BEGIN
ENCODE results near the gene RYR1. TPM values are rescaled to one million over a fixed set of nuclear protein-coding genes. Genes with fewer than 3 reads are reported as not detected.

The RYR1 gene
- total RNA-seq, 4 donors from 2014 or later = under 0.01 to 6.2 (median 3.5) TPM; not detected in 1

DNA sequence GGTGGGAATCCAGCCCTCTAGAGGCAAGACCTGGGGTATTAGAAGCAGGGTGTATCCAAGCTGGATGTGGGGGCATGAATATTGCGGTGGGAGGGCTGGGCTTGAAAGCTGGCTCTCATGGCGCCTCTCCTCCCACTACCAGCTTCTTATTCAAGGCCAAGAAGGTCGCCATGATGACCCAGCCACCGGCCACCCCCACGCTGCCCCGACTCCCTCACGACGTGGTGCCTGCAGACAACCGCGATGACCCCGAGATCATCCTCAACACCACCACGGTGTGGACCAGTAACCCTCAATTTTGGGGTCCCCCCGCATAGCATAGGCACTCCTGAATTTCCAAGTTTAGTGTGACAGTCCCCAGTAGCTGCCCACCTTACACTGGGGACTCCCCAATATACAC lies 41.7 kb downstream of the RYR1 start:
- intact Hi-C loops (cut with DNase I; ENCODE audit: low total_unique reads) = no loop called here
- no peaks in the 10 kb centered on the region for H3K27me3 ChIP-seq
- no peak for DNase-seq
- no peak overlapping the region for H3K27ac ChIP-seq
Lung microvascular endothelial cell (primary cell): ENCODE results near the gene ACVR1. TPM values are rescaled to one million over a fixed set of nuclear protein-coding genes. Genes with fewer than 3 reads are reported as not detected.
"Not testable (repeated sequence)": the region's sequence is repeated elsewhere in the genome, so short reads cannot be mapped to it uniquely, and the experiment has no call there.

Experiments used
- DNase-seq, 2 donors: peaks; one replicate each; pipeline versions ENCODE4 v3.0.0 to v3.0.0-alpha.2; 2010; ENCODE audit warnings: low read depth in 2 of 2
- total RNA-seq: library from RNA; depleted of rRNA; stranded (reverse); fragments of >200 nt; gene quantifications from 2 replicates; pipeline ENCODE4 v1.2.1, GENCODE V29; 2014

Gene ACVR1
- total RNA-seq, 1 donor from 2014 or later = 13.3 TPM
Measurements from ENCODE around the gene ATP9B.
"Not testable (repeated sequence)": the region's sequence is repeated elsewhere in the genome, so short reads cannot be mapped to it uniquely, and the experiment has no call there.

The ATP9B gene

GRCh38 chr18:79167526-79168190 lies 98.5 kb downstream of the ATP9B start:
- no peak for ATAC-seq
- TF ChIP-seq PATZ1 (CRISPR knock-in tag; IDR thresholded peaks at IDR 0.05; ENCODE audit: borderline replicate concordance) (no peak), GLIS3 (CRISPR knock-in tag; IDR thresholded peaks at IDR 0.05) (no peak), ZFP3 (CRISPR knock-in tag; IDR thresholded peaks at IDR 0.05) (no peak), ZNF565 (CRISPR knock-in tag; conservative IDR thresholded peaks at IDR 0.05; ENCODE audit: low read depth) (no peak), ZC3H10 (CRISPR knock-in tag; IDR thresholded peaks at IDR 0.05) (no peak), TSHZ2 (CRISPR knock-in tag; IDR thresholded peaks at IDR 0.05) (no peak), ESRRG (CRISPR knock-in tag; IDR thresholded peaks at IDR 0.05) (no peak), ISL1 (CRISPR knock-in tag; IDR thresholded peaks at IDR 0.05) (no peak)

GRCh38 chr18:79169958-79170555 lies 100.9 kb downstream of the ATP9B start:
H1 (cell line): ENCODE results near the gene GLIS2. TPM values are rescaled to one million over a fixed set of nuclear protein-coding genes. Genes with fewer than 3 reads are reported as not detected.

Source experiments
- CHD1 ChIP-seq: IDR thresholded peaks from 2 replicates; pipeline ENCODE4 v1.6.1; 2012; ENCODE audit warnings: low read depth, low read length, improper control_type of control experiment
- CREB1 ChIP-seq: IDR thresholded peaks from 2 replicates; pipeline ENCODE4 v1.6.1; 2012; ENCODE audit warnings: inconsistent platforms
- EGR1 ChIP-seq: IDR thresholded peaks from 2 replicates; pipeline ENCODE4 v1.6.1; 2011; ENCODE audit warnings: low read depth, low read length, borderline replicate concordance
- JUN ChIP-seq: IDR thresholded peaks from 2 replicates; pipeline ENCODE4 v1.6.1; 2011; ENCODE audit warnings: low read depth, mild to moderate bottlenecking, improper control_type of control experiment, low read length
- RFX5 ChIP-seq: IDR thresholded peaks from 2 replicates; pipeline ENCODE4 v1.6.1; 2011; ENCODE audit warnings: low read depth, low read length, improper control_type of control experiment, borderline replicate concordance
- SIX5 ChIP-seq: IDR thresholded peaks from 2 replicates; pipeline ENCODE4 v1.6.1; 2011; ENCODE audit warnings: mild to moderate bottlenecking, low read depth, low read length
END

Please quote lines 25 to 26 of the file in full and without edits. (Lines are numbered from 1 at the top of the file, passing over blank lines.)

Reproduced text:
- CHD1 ChIP-seq: IDR thresholded peaks from 2 replicates; pipeline ENCODE4 v1.6.1; 2012; ENCODE audit warnings: low read depth, low read length, improper control_type of control experiment
- CREB1 ChIP-seq: IDR thresholded peaks from 2 replicates; pipeline ENCODE4 v1.6.1; 2012; ENCODE audit warnings: inconsistent platforms